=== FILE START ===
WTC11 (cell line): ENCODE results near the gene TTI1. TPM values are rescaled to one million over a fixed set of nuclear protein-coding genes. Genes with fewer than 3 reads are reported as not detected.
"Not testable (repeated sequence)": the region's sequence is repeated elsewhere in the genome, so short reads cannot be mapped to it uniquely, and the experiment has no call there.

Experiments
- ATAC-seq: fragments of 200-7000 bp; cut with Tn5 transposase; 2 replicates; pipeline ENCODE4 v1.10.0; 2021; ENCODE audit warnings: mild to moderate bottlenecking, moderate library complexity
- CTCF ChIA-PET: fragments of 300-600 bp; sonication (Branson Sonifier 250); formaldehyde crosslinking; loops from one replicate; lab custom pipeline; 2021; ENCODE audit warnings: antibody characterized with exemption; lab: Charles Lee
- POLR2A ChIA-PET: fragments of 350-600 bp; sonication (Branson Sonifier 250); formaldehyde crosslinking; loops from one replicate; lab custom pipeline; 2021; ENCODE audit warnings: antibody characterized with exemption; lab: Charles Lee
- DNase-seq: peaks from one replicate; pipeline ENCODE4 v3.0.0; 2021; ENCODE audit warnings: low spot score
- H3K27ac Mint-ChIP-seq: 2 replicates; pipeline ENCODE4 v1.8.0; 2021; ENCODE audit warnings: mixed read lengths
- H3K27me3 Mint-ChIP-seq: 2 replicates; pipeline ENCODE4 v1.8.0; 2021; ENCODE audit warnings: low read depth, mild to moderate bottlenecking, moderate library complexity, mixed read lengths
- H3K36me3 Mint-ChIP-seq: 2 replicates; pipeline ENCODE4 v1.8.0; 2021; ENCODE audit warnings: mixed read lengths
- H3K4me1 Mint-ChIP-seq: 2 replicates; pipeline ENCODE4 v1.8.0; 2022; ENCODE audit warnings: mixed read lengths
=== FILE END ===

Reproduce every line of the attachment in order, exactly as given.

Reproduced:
WTC11 (cell line): ENCODE results near the gene TTI1. TPM values are rescaled to one million over a fixed set of nuclear protein-coding genes. Genes with fewer than 3 reads are reported as not detected.
"Not testable (repeated sequence)": the region's sequence is repeated elsewhere in the genome, so short reads cannot be mapped to it uniquely, and the experiment has no call there.

Experiments
- ATAC-seq: fragments of 200-7000 bp; cut with Tn5 transposase; 2 replicates; pipeline ENCODE4 v1.10.0; 2021; ENCODE audit warnings: mild to moderate bottlenecking, moderate library complexity
- CTCF ChIA-PET: fragments of 300-600 bp; sonication (Branson Sonifier 250); formaldehyde crosslinking; loops from one replicate; lab custom pipeline; 2021; ENCODE audit warnings: antibody characterized with exemption; lab: Charles Lee
- POLR2A ChIA-PET: fragments of 350-600 bp; sonication (Branson Sonifier 250); formaldehyde crosslinking; loops from one replicate; lab custom pipeline; 2021; ENCODE audit warnings: antibody characterized with exemption; lab: Charles Lee
- DNase-seq: peaks from one replicate; pipeline ENCODE4 v3.0.0; 2021; ENCODE audit warnings: low spot score
- H3K27ac Mint-ChIP-seq: 2 replicates; pipeline ENCODE4 v1.8.0; 2021; ENCODE audit warnings: mixed read lengths
- H3K27me3 Mint-ChIP-seq: 2 replicates; pipeline ENCODE4 v1.8.0; 2021; ENCODE audit warnings: low read depth, mild to moderate bottlenecking, moderate library complexity, mixed read lengths
- H3K36me3 Mint-ChIP-seq: 2 replicates; pipeline ENCODE4 v1.8.0; 2021; ENCODE audit warnings: mixed read lengths
- H3K4me1 Mint-ChIP-seq: 2 replicates; pipeline ENCODE4 v1.8.0; 2022; ENCODE audit warnings: mixed read lengths